Over the years, a number of researchers have developed methods of risk assessment. The following list is meant to be a summary of the most prominent research. Note that not all these methods apply to every SCADA/ICS environment (check the sector column) and not all of them have been evaluated in live environments.
Authors and Year Sector Goal Evaluation Method
Risk Management Protocols/Standards/Frameworks
In addition to methods listed above, there are a number of risk assessment protocols, standards and frameworks available to managers in this industry. These often incorporate the methods and methodologies of the research listed above, but not always.
The most prominent of these include;
(1) NIST 800-82
This document, first published in 2008, recommends that "established" security and vulnerability testing methodologies be adapted to SCADA/ICS. NIST notes and cautions that these established security and vulnerability tests may cause failure in a more fragile ICS environments.
(2) North American Electrical Reliability Council (NERC)
Published its "Vulnerability and Risk Assessment" in 2002 and has not been updated. They have also published a number of Critical Infrastructure Protection (CIP) standards. These standards only require that entities, "identify and document a risk-based assessment methodology". This structure leaves a lot of wiggle room by managers to avoid negative reports and leave facilities still vulnerable.
(3) Cyber Security Evaluation Tool or CSET
This tool, developed by the U.S. DHS, is available for free. It is used to SCADA/ICS security assessments against industry standards. DHS describes their tool as "a desktop software tool that guides users through a step-by- step process to assess their control system and information technology network security practices against recognized industry standards"
Look for my upcoming tutorial on CSET here on Hackers-Arise.
(4) INL National SCADA Test Bed Program (NSTB)
This program is intended to share information among stakeholders in the industry obtained through risk assessments. Keeping in mind that much of that information is business sensitive, INL works with the industry partners to determine which information is disclosed. Although this is necessary to garner cooperation, it is also a weakness of the program.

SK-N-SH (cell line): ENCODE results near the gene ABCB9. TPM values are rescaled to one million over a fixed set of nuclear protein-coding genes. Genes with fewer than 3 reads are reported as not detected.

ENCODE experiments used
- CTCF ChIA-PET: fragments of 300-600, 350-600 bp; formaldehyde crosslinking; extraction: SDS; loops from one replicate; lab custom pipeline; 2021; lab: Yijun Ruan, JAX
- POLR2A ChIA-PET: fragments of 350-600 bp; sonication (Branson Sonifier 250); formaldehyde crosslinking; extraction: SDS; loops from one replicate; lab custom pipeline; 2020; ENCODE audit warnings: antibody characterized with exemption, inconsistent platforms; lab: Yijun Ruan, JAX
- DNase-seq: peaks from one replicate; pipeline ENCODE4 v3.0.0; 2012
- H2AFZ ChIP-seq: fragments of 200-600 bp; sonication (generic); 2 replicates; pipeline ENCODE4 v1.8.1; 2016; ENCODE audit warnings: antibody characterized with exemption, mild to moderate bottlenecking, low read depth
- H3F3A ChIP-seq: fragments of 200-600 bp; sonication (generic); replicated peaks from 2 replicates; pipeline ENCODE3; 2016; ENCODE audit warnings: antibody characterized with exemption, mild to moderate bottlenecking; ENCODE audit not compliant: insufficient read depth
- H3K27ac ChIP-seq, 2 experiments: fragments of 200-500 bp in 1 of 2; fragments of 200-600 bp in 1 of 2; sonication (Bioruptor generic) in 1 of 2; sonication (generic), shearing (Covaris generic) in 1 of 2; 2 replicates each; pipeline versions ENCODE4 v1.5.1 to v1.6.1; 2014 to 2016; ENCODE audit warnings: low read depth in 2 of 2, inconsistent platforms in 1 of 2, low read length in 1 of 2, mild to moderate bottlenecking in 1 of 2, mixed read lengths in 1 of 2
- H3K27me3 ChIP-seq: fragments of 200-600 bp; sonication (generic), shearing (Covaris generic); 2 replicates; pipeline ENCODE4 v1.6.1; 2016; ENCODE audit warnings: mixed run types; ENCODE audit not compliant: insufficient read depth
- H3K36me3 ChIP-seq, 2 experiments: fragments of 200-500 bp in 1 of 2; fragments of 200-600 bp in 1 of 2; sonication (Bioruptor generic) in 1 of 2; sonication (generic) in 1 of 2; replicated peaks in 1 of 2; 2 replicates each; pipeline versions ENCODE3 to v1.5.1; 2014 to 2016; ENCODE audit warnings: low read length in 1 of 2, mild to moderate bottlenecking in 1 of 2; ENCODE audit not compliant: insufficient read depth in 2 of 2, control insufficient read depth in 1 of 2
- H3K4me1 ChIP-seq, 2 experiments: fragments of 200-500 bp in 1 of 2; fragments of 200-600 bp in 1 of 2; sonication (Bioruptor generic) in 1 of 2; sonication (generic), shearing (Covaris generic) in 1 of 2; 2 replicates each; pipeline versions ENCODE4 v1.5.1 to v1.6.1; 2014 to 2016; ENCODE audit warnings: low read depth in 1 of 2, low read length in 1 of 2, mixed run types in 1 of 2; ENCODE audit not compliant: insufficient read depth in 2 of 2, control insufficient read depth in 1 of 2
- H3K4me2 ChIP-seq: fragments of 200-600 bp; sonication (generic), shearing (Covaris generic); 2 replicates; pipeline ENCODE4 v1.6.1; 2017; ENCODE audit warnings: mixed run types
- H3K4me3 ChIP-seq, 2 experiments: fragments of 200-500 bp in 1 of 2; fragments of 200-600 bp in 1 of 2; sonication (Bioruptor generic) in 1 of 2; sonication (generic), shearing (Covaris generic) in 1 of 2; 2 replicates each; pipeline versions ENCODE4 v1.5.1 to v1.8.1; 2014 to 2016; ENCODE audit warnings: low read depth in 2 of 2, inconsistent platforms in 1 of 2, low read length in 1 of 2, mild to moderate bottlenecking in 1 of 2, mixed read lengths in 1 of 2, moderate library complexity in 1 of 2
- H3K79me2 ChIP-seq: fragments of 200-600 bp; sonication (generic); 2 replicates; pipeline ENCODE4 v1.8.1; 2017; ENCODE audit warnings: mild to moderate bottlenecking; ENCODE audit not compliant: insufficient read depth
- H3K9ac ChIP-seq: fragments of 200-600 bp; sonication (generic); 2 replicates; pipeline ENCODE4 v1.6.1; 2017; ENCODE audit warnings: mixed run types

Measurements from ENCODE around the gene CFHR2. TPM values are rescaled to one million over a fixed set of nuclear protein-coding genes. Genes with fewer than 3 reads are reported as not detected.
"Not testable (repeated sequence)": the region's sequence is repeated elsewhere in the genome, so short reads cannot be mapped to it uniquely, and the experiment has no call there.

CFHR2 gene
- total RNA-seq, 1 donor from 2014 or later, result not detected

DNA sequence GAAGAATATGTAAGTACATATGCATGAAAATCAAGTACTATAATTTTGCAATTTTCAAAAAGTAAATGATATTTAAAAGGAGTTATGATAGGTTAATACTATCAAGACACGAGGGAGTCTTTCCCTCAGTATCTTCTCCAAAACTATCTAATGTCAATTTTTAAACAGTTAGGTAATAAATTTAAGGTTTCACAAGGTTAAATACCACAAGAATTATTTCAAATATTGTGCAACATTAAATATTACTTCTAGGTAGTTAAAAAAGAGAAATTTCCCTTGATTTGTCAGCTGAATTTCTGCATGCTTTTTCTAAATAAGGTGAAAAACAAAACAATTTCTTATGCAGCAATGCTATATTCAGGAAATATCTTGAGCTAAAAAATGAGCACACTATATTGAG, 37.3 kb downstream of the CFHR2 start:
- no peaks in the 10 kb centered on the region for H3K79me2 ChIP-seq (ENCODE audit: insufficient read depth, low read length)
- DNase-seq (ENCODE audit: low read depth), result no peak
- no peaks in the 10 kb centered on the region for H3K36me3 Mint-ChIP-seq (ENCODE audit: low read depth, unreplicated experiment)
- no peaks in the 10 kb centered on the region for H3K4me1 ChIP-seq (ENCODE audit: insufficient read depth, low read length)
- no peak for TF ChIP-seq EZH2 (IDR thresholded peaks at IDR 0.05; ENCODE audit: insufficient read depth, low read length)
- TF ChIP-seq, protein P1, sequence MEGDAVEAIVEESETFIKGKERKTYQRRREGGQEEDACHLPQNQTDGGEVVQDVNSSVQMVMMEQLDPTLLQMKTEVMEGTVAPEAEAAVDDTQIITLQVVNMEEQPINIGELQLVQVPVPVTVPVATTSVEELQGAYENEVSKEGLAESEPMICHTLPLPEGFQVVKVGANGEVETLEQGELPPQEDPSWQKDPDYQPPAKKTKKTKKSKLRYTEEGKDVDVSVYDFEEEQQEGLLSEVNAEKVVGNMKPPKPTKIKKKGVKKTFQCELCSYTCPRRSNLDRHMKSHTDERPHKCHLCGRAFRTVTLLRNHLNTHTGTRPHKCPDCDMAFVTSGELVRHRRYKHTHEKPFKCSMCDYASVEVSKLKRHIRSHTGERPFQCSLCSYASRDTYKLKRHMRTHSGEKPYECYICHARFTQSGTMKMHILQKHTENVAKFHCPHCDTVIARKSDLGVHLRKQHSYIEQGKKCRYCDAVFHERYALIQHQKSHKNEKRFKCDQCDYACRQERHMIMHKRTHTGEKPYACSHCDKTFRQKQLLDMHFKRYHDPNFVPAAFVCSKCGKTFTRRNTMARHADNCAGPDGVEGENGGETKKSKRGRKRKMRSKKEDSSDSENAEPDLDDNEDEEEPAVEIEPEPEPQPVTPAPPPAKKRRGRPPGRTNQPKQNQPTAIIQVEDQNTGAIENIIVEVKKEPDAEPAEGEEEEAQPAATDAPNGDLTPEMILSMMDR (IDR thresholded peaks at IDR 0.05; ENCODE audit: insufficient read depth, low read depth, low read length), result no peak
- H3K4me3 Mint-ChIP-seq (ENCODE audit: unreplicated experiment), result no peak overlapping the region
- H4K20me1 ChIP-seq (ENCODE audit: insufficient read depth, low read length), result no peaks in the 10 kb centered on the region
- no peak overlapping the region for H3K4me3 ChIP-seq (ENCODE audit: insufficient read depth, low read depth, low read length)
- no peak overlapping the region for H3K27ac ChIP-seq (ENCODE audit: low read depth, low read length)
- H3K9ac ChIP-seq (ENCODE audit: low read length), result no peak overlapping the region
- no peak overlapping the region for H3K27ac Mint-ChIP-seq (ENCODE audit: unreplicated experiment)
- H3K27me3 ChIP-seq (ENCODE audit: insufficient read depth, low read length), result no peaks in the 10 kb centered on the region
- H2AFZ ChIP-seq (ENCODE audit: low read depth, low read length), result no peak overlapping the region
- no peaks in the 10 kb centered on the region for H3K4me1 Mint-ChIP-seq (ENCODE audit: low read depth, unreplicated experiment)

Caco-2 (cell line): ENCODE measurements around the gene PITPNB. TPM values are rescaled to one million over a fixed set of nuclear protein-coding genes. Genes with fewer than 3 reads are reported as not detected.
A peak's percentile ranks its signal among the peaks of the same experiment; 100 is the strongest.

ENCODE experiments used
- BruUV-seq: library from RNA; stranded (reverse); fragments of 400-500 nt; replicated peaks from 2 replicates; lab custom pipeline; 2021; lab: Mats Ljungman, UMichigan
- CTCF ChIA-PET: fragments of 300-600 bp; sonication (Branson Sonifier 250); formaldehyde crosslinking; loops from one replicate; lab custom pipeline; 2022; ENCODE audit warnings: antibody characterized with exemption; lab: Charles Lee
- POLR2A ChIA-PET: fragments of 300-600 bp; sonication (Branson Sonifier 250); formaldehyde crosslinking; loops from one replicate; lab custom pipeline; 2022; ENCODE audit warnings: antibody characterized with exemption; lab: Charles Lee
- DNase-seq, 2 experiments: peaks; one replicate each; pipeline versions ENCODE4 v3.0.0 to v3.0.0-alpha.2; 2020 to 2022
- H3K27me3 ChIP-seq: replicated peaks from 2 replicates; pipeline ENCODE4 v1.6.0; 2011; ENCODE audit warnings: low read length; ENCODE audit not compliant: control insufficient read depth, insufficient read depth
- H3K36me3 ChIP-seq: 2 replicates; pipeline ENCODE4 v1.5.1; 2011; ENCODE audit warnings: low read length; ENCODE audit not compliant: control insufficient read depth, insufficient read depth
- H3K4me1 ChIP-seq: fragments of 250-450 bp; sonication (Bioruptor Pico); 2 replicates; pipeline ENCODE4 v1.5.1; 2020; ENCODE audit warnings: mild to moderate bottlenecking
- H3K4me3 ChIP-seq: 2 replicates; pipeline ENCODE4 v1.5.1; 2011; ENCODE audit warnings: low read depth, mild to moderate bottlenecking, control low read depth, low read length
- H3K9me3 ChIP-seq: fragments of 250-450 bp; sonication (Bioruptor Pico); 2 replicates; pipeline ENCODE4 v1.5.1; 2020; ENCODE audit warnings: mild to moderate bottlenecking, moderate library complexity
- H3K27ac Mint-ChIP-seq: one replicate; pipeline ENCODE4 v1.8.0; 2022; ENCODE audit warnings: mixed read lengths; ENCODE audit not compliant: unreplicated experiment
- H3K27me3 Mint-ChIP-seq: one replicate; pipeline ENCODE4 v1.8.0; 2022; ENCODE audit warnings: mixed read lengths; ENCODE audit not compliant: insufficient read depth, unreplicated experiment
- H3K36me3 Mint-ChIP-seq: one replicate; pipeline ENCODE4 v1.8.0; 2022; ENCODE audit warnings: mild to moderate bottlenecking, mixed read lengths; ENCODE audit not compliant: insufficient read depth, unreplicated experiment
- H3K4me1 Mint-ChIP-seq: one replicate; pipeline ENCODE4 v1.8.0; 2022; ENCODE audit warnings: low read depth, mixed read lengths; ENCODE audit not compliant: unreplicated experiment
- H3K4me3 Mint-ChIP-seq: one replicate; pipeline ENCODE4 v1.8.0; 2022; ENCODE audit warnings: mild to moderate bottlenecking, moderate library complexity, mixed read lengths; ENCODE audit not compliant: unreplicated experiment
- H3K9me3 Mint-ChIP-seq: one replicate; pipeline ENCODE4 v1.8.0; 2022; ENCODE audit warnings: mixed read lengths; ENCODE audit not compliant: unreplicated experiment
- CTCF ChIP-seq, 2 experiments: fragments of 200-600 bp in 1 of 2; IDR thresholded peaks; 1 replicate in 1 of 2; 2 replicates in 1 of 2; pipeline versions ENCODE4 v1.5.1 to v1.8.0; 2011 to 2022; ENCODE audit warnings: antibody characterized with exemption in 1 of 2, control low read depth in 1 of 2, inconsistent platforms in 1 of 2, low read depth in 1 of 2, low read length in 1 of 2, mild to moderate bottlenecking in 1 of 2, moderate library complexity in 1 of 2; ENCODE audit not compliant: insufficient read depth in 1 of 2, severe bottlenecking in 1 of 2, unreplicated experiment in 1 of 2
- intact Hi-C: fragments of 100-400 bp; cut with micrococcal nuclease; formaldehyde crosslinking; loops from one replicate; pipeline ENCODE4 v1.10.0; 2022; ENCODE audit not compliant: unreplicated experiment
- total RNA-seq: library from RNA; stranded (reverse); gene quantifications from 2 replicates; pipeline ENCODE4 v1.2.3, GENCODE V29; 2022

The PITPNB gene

(5) Ideal-Based Risk Assessment and Metrics
This method is unique in that it works from an "ideal state" and works backward to determine how far the target is from this ideal state of security. This approach is useful in an environment, like SCADA/ICS, where little data exists to assess the probabilities of a breach. The drawback to this system is its complexity and its subjectivity of risk scoring against an ideal system.
Risk assessment is key first step in securing a SCADA/ICS site from a security breach. Unfortunately, risk assessment in such an environment is fraught with perils including the heterogeneity of the industry and protocols, a lack of good data on breaches and the difficulty of assessing the consequences of such a breach. Despite these hurdles, we must still be willing to periodically objectively assess the risk of these far too vulnerable and yet critical facilities, if we are to have any success in making them more secure.
In my next tutorial in this series, we will examining one of these Risk Assessment Guidelines/Tools, the U.S. Homeland Security's CSET risk assessment framework.